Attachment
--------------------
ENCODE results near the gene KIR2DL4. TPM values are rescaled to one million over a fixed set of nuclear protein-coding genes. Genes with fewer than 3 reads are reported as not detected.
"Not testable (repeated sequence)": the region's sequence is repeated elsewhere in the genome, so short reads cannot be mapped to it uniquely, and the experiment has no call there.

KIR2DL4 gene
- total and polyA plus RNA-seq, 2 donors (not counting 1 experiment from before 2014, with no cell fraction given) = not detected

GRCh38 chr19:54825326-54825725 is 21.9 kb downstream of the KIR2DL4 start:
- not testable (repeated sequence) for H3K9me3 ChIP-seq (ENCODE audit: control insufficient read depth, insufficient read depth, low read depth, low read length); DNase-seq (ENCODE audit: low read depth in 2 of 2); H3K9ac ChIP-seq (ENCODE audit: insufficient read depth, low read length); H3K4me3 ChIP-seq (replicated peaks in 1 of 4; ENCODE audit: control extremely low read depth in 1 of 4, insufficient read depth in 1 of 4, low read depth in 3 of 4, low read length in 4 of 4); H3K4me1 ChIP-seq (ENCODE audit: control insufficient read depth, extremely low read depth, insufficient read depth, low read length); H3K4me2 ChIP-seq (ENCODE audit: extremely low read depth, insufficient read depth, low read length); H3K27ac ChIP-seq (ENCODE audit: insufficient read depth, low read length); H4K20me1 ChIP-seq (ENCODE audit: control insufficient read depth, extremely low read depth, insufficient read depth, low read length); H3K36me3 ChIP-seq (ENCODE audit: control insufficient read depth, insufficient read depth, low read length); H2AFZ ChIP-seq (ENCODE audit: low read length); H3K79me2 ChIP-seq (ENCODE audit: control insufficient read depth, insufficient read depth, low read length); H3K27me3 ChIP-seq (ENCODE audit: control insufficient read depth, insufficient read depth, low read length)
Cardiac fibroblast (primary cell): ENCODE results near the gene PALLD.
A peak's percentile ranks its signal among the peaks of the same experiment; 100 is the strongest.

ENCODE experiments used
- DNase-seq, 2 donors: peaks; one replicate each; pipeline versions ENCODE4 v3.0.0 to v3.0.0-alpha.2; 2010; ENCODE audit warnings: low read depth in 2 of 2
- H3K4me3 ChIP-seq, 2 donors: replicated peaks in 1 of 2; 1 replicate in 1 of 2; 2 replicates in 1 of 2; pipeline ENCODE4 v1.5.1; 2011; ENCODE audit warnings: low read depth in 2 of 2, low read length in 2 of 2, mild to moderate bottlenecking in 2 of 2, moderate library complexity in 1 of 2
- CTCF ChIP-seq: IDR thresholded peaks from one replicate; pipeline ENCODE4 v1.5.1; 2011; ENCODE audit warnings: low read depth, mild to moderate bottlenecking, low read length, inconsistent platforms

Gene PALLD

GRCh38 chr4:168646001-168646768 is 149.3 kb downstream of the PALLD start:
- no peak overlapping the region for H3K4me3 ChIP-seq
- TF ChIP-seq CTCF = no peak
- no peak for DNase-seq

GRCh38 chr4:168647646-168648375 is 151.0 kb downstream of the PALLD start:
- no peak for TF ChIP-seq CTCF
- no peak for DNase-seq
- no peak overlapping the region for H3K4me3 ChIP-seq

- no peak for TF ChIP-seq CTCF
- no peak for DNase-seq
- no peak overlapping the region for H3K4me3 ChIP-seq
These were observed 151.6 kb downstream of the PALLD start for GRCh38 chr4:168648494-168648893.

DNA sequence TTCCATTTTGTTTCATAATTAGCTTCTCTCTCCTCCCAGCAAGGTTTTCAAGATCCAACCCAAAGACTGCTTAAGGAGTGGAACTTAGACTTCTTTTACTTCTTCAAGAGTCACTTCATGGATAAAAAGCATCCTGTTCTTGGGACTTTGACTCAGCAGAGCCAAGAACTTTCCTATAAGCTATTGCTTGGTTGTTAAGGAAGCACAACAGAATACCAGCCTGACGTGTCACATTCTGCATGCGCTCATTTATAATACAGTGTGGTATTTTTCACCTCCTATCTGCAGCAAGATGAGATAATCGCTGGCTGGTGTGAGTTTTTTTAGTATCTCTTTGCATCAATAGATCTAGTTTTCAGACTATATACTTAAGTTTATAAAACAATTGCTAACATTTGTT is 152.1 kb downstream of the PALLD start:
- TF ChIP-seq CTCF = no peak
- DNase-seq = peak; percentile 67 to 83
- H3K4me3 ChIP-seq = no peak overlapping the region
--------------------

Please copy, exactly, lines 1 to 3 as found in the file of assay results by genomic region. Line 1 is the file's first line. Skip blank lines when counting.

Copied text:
ENCODE results near the gene KIR2DL4. TPM values are rescaled to one million over a fixed set of nuclear protein-coding genes. Genes with fewer than 3 reads are reported as not detected.
"Not testable (repeated sequence)": the region's sequence is repeated elsewhere in the genome, so short reads cannot be mapped to it uniquely, and the experiment has no call there.

KIR2DL4 gene